Lost in Deployment Model Jargon?

The logistics world is full of jargon and sometimes we only have a vague understanding of what certain terms mean, especially when it comes to software. Some of the most confusing ones pop up in conversations about transportation management system (TMS) deployment model options: SaaS, private cloud, or on-premise are common ones. These terms are understandably confusing to the “normal” person who doesn’t live and breathe software every day.

The best model for your organization depends on your situation, but the good news is that these options give you flexibility in how you choose to implement your TMS – and even change the deployment model if your needs change.

Software as a service (SaaS)

SaaS is a software licensing and delivery model in which the software is licensed on a subscription basis and is centrally owned, delivered, and managed by a vendor. It can also be referred to as “on-demand software.” While SaaS receives a lot of attention in the media and the term gets thrown around often, true SaaS means you’re sharing an environment, database, and computing resource with others. When many clients share the same instance of the database, the term “multi-tenant” is used. SaaS can often deliver more strength than a local hosted environment, and some organizations use and promote its power as a sales advantage.

In a shared environment, security measures are in place to protect your data. The vendor takes care of all hosting needs, maintenance, and upgrades. SaaS is traditionally the most inexpensive and rapid way to deploy a TMS, as new clients all log into the same environment. This means they share the costs of the environment, from hosting hardware, database, and other shared third-party fees. Your upgrades are handled by the hosting company, and the timing of those upgrades is based on their schedule.

SaaS can be a very efficient model: Service and support for hardware or internet issues is often faster than other models and generally the vendor monitors their own environment. There’s no need to coordinate between the vendor and hosting company in resolving problems. In addition, bug resolution or fixing is faster because the vendor has access to the environment, whereas there can be lag time when transferring data from on-premise TMS systems.

Private cloud

Dedicated to a single organization, this type of cloud computing delivers similar advantages to a public cloud but the vendor offers a dedicated (not shared) environment. It used to be that SaaS had rapid implementation advantages, but with modern TMS software, private clouds can be spun up very quickly – sometimes in just a few hours. The difference in cost between a private cloud and a SaaS model is also rapidly shrinking.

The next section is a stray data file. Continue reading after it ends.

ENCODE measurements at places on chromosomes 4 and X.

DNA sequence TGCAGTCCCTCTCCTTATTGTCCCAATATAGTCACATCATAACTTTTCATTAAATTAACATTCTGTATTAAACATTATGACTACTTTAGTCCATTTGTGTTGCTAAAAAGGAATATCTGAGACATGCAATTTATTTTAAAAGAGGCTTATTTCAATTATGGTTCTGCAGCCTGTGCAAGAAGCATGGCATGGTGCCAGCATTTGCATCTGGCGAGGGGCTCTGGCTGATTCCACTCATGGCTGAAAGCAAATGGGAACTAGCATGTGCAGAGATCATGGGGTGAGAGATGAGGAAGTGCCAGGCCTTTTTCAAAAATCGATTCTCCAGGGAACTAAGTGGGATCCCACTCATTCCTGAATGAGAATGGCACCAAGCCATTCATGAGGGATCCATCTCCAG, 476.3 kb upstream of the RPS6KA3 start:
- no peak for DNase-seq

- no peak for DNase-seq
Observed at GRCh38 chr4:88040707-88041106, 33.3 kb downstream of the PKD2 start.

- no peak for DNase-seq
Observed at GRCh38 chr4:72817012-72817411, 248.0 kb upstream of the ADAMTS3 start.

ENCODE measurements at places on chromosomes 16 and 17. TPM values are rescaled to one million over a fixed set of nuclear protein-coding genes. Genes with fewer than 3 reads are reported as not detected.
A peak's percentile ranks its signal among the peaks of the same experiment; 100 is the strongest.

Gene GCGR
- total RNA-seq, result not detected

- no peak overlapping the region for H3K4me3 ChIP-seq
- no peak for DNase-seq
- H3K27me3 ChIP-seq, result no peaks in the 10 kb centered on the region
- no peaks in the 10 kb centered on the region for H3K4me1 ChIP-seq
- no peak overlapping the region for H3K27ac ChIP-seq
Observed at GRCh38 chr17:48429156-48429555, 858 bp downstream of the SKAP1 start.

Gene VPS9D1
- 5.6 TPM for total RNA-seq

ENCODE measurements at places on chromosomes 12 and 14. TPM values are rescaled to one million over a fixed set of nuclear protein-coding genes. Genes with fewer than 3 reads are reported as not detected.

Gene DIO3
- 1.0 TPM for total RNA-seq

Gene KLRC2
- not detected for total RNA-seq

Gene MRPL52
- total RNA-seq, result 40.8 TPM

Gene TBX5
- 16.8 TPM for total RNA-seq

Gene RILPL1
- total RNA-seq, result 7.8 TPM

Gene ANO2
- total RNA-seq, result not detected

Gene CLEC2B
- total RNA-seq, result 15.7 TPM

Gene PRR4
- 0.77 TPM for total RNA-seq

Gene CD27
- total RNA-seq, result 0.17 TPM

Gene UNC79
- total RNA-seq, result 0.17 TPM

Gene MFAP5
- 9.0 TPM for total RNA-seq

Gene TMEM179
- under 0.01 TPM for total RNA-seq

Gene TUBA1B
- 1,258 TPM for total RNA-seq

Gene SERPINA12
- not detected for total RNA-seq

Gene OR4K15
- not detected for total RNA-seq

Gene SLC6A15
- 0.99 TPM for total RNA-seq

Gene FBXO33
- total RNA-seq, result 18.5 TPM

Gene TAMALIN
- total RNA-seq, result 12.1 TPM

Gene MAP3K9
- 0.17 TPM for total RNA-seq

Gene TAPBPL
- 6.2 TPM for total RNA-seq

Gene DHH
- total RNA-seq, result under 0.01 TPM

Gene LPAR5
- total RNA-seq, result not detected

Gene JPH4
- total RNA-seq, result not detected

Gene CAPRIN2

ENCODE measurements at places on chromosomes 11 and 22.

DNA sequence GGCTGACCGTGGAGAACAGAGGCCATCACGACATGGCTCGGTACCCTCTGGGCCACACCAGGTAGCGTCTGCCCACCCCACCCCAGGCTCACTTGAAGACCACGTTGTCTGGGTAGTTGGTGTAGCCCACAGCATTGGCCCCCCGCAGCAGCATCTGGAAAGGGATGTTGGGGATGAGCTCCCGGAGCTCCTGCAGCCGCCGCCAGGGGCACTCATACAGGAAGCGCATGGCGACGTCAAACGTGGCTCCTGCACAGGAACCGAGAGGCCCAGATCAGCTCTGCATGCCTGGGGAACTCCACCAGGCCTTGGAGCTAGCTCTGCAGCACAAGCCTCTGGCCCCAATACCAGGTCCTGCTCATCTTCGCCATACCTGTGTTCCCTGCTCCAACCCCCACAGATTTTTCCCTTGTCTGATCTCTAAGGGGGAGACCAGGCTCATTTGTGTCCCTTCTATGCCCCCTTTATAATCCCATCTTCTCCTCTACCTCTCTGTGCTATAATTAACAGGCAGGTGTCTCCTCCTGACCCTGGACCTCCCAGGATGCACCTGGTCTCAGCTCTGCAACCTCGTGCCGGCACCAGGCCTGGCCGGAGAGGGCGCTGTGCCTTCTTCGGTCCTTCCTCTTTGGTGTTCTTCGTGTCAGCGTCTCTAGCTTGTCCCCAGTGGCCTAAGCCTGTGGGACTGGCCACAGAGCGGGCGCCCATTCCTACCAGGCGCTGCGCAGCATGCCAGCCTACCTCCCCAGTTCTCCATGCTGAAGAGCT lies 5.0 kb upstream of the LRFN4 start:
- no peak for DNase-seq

With a private cloud deployment, customers have the ability to schedule their own upgrades. It’s also easier to do advanced integration projects. You also have the option of using your own report writer.


On-premise is actually better described as “self-hosted,” as organizations use their hosting provider of choice or perhaps even on-premise hardware. Similar to a private cloud environment, an on-premise deployment is a dedicated environment in which the company takes on the management and cost of hosting. Though these deployments often take longer than the other options discussed above, on-premise does give you more control over the software (which may or may not be a benefit depending on your IT resources and skillsets).

If you choose an on-premise or self-hosted model, you alone are responsible for installing security patches, updates, and disaster recovery measures if there were a catastrophic event. Is the server located in a secure location, locked, and under surveillance and regularly backed up? Or is it in a back closet somewhere? Do you have the database skills and can you tune for performance? Also, who is going to monitor the environment and alert others when failures happen? These are big questions you’ll need to answer if on-premise seems right for your company.

Deployment flexibility

No matter which model you choose, look for a TMS vendor that gives you the option you truly need. Many vendors hide costs in hosting, so an understanding of the total cost of ownership of running the software and all the needed third-party costs is important. Be sure to ask who is doing the monitoring of the environment, including data integration and how alerts take place. Also, find out what percentage the vendor has on each deployment model: this will tell you if the TMS offering is real or a bait and switch. You may also be able to change strategies: for instance, start out with SaaS and then move to a private cloud or an on-premise installation. Regardless of your decision, demand the solution that truly fits your model of business.

Chuck oversees all marketing efforts for 3Gtms, with a strong focus on buyer-centric programs that drive opportunity creation and pipeline development. His prior roles include director of product marketing and product management at Identifix and director of product strategy at HighJump. Chuck also served in various marketing leadership positions at Lawson Software (now Infor), McGladrey, and Datatrend Technologies.

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